TAMPA — He flew away with his bride to Colombia and Panama to celebrate their 10th wedding anniversary. He joined a family reunion in Nebraska. He hiked the Rocky Mountains with his kids. He snuck away for a couple's weekend in Chicago, watched the Cubs at Wrigley Field and dined with manager Joe Maddon.
Then last week, Bucs general manager Jason Licht got that faraway look in his eyes, a clear indication that the NFL season was finally in sight.
"I don't care who you are, you need some time off and to reconnect with the family and make room for some balance," Licht said. "But then about a week or two before training camp, the wife can see it in your eyes that your mind is on other things and it starts to wander.
"It's kind of like, 'Okay, it's time.' "
On Monday, Bucs rookies report to training camp. Two days later, the veterans join them. The first workout under new coach Dirk Koetter is Thursday morning. Depending on who you listen to, Tampa Bay is either laying in the weeds ready to take down the Carolina Panthers or locked in the basement of the NFC South.
The truth is the Bucs, who finished 6-10 last season, are probably somewhere in between. Licht says the gap between his team and the NFC champion Panthers is narrowing.
"I definitely think we're closer," Licht said. "I don't think anybody is going to say we're going to unseat the champs and take their spot as the top seed (in the South) going into it. We've got a very competitive spirit, and we've got a lot of young guys who played big roles last year. Their confidence level is pretty high, and they have gotten a lot better. We're seasoned. There's a lot of reason for optimism. I do truly believe we will be a better team than we were last year.
"We've got to go to training camp, and we still need to chip away at it. It's a whole mentality. I can't say we've arrived just yet."
But Licht has seen worse, like the 2-14 club he started with in 2014, when the Bucs were so unpopular they could've been the first NFL team with a Won't Call window.
The franchise still hasn't been to the playoffs since 2007 or won a postseason game since Super Bowl XXXVII at the end of the 2002 season. But three above-average drafts, including one where fate smiled on them with franchise quarterback Jameis Winston, is building confidence.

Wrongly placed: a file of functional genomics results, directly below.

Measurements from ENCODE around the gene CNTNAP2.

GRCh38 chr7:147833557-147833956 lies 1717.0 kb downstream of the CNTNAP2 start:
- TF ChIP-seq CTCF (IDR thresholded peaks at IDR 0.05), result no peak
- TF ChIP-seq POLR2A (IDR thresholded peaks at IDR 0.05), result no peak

Licht's glass is half-full for three primary reasons:
As an offensive coordinator, Koetter got most of the credit for developing Winston from a turnover-prone talent to a polished passer who threw for 4,024 yards, 22 touchdowns and rushed for six more scores. Of his 15 interceptions, seven came in the first four games.
Getting his biggest break at age 57, Koetter is a no-nonsense-talking head coach who is holding players more accountable. A good example of that came in June when he kicked tight end Austin Seferian-Jenkins off the practice field during a voluntary workout for not being prepared.
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"Think the accountability is the first thing. You're seeing it," Licht said. "Things are very black and white with him and players like that. He's very direct and players are at the core, want to be coached hard, and all they want to do is get better.
"So they like his direct approach, and I know the staff does, too. And he's very, very prepared. Very organized, not that it makes you a great coach, but it's a great quality, but he's also one guy who can adapt.
"If he doesn't think a player hasn't bought in or is not about winning, we're not wasting energy and resources. I guess you'd say he's very efficient."
Defensive coordinator Mike Smith
The former Falcons head coach brings a ton of experience and worked well with Koetter in Atlanta and Jacksonville. A year ago, the Bucs were too predictable, evidenced by the 102.5 passer rating and 33 TDs from opposing quarterbacks. This year, Smith will pressure the passer from all angles, but there will be a learning curve.
"It takes disciplined players in this defense to do all those things," Licht said.
Defensively, the Bucs are far from a finished product. They're thin on the defensive line, particularly at tackle. And it might be hard to affect the quarterback rushing only four. "He's big on culture, too, making sure guys have bought in," Licht said.
A year ago, Winston emerged as the team's undisputed leader, the alpha to everyone's omega. The biggest improvement for quarterbacks in the NFL comes in the second season.
"Dirk feels more comfortable giving him more," Licht said.
The question is how quickly Winston can ascend to playoff caliber? He has improved his body and dropped weight, but expectations haven't lessened.
"We all think he's pretty darned good," Licht said. "I don't want to put too much pressure on him by saying he's playoff caliber and he's going to lead us to a championship. But I do expect to see him to show even more progression.
"If you polled the team, it would be unanimous that we've got the quarterback, and he's one of the hardest-working guys on the team. It's rare, but we got one. Really, it's like hitting the lotto."